A Sweet Symphony of Mockingbirds
The early bird gets the worm, but the mockingbird gets the final word. While their outward appearance may be unassuming, these skilled songbirds are the official bird of Texas for their ingenuity in using joyous tunes and talented mimicry to not only serenade Texans but also outwit unsuspecting predators.
The history of the mockingbird’s official status in Texas dates back to January 31, 1927, when the Texas Federation of Women’s Clubs appealed to the 40th Texas Legislature to adopt the mockingbird as the state’s bird. The Legislature did, and Governor Dan Moody approved the measure, making Texas one of the first states to designate an official state bird. Nearly 100 years later, it’s still just as beloved today.
Scientifically known as Mimus polyglottos or many-tongued mimic, the Northern Mockingbird can imitate the calls and sounds of other birds, amphibians, and people, including whistles, sirens, and even doorbells. A male mockingbird can learn around 200 songs in its lifetime, and each imitation is repeated about three times before seamlessly transitioning to another song.
But what makes the mockingbird uniquely Texan, exactly? Well, mockingbirds are an extremely territorial species. As the Texas Legislature once put it, the mockingbird is “a fighter for the protection of his home, falling, if need be, in its defense, like any true Texan,” according to the Texas State Historical Association. Much like General Sam Houston storming the banks of the San Jacinto River shouting, “Remember the Alamo,” these birds bravely stand as a flock, ready to confront foes and protect their nests.
This strong defense extends to their choice of perches, which they mark by asserting dominance and displaying vocal skill. Despite their modest size, mockingbirds boldly challenge snakes, ravens, hawks, and other creatures who threaten their nests. An emblem of courage and defense, the mockingbird reflects the true Texan spirit.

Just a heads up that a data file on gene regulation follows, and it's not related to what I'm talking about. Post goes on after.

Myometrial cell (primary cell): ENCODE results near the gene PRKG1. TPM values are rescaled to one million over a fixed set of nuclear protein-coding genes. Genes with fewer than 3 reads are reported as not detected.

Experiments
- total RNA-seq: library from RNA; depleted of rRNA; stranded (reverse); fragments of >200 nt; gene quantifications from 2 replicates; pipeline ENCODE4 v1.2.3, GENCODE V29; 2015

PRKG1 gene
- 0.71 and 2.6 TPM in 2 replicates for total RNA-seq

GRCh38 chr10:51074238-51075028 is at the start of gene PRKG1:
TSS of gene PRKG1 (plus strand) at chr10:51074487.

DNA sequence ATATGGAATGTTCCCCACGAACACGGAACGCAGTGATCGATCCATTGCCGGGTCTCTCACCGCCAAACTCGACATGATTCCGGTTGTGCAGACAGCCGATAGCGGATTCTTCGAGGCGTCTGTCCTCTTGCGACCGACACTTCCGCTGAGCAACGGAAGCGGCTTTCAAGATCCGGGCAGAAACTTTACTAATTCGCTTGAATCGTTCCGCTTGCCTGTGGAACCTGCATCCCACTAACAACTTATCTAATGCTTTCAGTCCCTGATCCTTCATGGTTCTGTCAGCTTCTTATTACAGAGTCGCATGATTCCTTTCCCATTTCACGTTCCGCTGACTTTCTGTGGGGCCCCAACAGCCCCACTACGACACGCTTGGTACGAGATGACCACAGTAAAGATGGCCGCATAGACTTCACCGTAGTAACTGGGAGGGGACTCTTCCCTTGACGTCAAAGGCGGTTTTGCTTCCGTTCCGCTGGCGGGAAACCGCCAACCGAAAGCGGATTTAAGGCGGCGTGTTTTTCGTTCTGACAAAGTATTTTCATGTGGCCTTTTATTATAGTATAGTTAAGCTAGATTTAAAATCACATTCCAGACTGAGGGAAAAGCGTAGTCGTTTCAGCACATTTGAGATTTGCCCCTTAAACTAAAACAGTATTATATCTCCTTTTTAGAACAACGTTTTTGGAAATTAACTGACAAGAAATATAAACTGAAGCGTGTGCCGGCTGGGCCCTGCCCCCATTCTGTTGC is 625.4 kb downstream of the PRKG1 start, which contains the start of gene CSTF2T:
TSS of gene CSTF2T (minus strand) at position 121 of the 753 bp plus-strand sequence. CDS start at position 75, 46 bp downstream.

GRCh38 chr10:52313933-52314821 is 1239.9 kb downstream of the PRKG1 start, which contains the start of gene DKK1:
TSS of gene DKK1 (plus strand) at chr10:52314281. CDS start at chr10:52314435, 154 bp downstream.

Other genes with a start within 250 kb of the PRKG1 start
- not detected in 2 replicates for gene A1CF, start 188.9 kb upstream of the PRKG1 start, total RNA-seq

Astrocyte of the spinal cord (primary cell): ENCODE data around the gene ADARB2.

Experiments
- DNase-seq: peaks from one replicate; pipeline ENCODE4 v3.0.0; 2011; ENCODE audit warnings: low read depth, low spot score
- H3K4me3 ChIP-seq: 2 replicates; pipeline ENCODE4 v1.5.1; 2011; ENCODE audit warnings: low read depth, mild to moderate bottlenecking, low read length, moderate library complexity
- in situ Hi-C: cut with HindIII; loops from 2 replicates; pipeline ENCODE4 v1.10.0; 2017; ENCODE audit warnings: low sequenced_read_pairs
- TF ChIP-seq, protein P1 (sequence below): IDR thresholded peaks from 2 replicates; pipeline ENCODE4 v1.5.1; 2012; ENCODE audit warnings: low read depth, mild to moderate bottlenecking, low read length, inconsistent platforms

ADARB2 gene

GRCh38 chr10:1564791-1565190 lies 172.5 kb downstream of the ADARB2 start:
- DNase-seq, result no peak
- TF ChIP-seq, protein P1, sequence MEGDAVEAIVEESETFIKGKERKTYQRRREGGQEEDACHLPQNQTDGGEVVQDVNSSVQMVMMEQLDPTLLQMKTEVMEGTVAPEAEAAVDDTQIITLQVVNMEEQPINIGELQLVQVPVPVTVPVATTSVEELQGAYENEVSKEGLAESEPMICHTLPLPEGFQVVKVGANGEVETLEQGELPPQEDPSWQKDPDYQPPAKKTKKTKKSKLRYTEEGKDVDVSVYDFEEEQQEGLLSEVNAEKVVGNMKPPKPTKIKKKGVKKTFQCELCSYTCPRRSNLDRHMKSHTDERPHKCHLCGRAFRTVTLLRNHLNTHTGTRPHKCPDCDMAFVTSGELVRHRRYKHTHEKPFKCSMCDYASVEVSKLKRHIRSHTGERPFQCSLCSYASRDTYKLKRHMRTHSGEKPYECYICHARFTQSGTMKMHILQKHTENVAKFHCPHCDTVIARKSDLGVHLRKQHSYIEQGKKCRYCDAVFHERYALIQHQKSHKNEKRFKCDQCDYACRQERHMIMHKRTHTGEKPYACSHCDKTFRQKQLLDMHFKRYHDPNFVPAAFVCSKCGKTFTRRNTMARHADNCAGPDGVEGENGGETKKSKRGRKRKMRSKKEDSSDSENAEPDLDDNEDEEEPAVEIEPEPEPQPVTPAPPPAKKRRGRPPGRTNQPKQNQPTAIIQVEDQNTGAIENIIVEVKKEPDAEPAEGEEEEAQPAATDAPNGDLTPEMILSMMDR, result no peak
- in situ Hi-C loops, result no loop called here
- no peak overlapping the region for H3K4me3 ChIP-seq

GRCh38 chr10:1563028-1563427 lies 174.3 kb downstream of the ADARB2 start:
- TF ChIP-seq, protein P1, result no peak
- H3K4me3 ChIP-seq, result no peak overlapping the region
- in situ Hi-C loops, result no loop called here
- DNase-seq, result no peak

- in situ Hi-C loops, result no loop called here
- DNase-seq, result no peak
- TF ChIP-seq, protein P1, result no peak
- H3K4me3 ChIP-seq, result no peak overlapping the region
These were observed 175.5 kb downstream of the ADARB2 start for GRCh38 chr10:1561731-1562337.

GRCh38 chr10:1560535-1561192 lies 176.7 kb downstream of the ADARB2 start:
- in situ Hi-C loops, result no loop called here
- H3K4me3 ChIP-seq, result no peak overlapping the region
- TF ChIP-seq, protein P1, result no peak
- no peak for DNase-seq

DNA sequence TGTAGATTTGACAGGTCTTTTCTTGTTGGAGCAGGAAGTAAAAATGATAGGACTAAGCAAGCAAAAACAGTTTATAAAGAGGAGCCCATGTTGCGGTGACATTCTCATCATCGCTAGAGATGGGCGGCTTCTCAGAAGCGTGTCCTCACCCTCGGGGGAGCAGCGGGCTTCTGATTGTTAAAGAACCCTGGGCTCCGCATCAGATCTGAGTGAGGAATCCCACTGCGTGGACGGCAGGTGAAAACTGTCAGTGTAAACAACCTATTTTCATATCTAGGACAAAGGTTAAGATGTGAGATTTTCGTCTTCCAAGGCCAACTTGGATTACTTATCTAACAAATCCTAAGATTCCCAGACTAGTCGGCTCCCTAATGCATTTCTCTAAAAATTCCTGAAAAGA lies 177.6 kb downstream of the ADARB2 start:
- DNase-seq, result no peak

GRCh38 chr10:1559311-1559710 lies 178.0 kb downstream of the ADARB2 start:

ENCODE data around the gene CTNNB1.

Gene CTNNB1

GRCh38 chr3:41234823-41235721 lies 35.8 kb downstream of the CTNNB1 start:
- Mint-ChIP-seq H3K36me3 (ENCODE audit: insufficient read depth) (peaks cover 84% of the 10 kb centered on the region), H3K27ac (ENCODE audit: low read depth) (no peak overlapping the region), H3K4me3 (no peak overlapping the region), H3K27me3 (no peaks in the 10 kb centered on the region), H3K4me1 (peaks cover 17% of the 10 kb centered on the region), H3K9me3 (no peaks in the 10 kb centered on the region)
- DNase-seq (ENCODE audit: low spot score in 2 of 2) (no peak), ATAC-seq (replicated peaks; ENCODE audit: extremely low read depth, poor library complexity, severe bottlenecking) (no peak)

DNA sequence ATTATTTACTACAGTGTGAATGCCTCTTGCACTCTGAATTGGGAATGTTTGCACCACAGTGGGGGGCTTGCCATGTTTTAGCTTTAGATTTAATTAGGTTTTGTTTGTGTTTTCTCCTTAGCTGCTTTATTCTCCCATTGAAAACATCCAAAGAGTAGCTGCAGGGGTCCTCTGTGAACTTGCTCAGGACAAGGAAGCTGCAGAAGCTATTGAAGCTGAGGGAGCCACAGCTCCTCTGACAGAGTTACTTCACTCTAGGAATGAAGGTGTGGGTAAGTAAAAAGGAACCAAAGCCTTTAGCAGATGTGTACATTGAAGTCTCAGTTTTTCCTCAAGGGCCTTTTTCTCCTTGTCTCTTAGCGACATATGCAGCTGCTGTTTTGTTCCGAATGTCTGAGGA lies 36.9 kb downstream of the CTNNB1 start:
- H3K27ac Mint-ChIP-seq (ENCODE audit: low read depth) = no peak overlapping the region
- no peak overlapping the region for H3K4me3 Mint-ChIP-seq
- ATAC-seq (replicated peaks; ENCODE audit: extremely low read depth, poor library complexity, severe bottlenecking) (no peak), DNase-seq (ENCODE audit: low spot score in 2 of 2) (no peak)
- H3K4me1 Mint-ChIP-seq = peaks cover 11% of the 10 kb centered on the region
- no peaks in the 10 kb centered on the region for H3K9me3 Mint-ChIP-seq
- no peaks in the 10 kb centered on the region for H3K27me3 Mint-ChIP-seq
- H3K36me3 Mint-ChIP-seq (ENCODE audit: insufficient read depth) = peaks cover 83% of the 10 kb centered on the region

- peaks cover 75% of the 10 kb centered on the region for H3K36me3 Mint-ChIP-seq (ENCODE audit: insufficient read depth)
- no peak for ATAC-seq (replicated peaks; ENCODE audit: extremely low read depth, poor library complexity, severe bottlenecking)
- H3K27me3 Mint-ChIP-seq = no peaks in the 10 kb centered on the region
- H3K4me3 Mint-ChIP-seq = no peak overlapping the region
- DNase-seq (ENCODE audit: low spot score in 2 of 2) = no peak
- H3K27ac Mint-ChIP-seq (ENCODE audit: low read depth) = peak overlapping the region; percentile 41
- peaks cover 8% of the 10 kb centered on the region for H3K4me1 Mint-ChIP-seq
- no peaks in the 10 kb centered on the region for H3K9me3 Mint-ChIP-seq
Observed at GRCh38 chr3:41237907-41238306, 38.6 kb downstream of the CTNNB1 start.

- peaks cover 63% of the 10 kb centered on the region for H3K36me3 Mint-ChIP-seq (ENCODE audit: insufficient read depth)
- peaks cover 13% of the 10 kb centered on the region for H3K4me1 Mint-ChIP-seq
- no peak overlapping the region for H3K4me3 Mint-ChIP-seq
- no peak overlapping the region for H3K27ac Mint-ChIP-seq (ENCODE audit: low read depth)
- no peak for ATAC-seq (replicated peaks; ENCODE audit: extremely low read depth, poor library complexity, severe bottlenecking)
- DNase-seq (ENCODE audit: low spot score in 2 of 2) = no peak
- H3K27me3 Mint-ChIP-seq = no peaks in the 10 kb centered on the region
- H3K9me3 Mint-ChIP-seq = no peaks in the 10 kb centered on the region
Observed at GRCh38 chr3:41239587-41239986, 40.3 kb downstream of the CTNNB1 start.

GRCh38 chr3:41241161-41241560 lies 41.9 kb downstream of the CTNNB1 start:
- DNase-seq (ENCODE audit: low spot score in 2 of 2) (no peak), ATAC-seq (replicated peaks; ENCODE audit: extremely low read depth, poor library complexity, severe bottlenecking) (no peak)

On the exterior, they’re recognized by their grayish-brown plumage, long tail, and white wing patches. In flight, you can catch a glimpse of bold white streaks on their wings and tail. On occasion, the mockingbird performs a “wing flash,” showcasing its white undercoat to startle their prey, fend off predators, and attract mates.
Mockingbirds primarily feed on insects, berries, and fruits. While gardens are among their favorite dwelling places, they are adaptable and can thrive in a diversity of environments, including rural and urban landscapes. Year-round, these majestic creatures grace the bustling streets of Dallas, sing through the mountains of West Texas, and soar across the prairies of the High Plains.
To Texans, the mockingbird symbolizes more than meets the eye – it embodies the resilience, beauty, and courage of the Lone Star State. Given their near-sacred status, it’s no wonder why it is against Texas law to kill a mockingbird. The next time you hear its tune, take time to relish in the beautiful melodies, deep Texas heritage, and sweet symphony of the mockingbird.